REFERENCE TO RELATED APPLICATIONS
TECHNICAL FIELD OF THE INVENTION
This application claims the benefit of and priority to U.S. provisional application No. 60/641,388, filed Jan. 5, 2005, the entirety of which is hereby incorporated by reference.
- BACKGROUND OF THE INVENTION
The invention generally relates to methods for correcting misincorporation of nucleotides in a nucleic acid synthesis reaction, and more particularly to methods for sequencing a nucleic acid using both a polymerase substantially lacking in exonuclease activity and an enzyme with exonuclease activity.
Completion of the human genome has paved the way for important insights into biologic structure and function. Knowledge of the human genome has given rise to inquiry into individual differences, as well as differences within an individual, as the basis for differences in biological function and dysfunction. For example, single nucleotide differences between individuals, called single nucleotide polymorphisms (SNPs), are responsible for dramatic phenotypic differences. Those differences can be outward expressions of phenotype or can involve the likelihood that an individual will get a specific disease or how that individual will respond to treatment. Moreover, subtle genomic changes have been shown to be responsible for the manifestation of genetic diseases, such as cancer. A true understanding of the complexities in either normal or abnormal function will require large amounts of specific sequence information.
An understanding of cancer also requires an understanding of genomic sequence complexity. Cancer is a disease that is rooted in heterogeneous genomic instability. Most cancers develop from a series of genomic changes, some subtle and some significant, that occur in a small subpopulation of cells. Knowledge of the sequence variations that lead to cancer will lead to an understanding of the etiology of the disease, as well as ways to treat and prevent it. An essential first step in understanding genomic complexity is the ability to perform high-resolution sequencing.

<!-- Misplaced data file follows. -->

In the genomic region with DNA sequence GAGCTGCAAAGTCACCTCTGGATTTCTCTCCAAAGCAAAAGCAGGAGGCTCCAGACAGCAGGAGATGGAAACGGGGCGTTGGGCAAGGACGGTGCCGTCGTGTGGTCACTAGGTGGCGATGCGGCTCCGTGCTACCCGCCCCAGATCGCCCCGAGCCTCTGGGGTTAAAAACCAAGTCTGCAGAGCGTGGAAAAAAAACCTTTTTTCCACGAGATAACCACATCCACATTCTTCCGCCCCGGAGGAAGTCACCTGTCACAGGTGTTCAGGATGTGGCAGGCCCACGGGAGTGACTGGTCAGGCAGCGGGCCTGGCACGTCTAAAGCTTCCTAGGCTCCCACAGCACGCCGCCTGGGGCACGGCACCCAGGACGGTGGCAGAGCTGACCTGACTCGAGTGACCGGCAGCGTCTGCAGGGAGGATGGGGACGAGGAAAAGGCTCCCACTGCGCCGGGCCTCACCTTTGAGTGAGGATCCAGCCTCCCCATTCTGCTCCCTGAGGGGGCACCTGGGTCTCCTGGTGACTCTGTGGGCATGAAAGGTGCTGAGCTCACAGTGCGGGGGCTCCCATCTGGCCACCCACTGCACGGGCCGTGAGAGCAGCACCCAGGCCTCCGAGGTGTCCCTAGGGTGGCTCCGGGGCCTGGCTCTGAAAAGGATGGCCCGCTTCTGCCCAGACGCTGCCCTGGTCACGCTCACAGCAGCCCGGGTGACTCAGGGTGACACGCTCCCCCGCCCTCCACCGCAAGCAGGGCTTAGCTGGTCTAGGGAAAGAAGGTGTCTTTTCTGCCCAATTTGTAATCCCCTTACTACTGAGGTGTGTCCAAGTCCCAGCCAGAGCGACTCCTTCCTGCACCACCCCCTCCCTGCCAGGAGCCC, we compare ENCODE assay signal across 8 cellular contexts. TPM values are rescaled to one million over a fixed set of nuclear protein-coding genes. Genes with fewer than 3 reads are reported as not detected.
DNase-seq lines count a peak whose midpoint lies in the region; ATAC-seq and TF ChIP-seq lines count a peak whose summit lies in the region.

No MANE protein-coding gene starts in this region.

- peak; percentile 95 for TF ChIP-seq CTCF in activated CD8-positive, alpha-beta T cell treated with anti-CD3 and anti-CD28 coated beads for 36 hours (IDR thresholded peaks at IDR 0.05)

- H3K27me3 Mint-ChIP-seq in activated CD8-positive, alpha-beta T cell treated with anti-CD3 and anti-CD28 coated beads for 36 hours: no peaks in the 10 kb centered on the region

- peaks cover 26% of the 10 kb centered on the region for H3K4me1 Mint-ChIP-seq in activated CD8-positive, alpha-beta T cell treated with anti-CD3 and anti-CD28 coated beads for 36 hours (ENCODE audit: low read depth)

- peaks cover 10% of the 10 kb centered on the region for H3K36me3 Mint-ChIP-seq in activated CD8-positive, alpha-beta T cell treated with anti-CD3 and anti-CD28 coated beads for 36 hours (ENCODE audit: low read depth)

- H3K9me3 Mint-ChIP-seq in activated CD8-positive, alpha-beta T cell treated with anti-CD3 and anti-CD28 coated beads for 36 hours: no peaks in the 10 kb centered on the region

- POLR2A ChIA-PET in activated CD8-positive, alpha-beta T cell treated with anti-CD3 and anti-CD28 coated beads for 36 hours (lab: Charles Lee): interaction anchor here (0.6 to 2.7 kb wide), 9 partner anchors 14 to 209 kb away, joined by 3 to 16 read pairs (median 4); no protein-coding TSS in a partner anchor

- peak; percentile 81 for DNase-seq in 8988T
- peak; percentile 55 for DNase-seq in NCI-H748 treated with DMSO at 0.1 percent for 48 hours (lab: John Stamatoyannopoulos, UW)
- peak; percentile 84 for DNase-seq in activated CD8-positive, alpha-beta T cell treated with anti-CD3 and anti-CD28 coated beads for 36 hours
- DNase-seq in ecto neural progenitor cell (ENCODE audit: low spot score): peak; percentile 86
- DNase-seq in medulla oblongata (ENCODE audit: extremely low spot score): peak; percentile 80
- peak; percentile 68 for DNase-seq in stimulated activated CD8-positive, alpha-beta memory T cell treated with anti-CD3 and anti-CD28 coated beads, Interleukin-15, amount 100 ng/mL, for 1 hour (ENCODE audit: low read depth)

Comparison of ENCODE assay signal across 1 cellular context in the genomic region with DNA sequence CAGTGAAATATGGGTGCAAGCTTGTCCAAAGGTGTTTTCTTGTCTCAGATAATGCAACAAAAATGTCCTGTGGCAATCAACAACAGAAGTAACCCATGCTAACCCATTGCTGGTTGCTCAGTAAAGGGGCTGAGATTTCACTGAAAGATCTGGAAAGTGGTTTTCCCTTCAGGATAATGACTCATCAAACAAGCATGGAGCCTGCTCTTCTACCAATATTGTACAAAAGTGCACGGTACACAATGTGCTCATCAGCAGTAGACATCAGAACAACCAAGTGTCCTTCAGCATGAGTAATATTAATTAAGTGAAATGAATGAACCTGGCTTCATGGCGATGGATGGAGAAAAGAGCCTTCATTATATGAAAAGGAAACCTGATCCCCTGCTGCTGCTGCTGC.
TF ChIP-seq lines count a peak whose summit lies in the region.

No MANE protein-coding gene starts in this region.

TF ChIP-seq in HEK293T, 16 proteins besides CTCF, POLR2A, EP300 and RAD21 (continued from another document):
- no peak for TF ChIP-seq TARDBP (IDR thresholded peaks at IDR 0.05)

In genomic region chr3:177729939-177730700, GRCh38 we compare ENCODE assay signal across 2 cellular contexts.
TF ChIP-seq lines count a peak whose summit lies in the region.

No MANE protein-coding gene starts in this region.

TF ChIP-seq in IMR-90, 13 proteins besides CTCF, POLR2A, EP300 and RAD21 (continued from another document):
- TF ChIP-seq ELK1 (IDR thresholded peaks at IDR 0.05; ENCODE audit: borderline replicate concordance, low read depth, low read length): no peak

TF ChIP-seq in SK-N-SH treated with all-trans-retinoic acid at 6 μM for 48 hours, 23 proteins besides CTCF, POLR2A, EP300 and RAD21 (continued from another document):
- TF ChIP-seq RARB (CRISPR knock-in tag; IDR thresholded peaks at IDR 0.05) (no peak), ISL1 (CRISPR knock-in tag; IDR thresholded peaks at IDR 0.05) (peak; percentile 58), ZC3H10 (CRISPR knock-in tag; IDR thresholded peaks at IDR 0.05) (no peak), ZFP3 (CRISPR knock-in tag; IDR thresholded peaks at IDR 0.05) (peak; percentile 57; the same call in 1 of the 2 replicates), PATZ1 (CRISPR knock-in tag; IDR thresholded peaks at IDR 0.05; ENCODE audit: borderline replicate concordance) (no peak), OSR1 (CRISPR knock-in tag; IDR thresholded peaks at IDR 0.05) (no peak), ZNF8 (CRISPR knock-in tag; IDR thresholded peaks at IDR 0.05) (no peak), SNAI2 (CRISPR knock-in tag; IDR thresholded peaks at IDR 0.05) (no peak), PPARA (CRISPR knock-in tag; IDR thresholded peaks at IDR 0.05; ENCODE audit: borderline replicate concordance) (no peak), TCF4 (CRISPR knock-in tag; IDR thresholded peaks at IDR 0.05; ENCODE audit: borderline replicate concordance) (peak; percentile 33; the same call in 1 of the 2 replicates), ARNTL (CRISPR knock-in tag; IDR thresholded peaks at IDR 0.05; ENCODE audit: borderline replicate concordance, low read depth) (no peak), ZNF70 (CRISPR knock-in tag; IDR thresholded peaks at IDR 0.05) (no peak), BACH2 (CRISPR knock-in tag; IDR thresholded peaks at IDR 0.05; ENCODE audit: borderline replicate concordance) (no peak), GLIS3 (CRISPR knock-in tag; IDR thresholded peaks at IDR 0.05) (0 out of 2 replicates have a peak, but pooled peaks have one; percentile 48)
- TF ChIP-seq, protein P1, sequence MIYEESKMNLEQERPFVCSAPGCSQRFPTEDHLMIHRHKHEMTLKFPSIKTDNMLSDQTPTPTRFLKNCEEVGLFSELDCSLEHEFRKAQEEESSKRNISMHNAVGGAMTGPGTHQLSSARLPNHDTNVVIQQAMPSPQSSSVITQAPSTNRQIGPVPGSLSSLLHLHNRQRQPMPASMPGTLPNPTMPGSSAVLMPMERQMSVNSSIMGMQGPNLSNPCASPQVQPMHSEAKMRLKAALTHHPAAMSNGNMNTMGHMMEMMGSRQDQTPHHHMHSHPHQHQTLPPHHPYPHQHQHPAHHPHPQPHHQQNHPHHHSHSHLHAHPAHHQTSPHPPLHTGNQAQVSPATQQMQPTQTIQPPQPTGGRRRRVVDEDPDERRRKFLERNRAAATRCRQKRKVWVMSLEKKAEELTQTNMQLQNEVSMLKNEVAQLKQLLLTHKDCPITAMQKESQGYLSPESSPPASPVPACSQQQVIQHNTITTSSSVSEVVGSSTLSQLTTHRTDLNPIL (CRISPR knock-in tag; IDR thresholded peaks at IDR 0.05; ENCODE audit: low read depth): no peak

Various approaches to nucleic acid sequencing exist. One conventional way to do bulk sequencing is by chain termination and gel separation, essentially as described by Sanger et al., Proc. Natl. Acad. Sci., 74(12): 5463-67 (1977). That method relies on the generation of a mixed population of nucleic acid fragments representing terminations at each base in a sequence. The fragments are then run on an electrophoretic gel and the sequence is revealed by the order of fragments in the gel. Another conventional bulk sequencing method relies on chemical degradation of nucleic acid fragments. See, Maxam et al., Proc. Natl. Acad. Sci., 74: 560-64 (1977). Finally, methods have been developed based upon sequencing by hybridization. See, e.g., Drmanac, et al., Nature Biotech., 16: 54-58 (1998).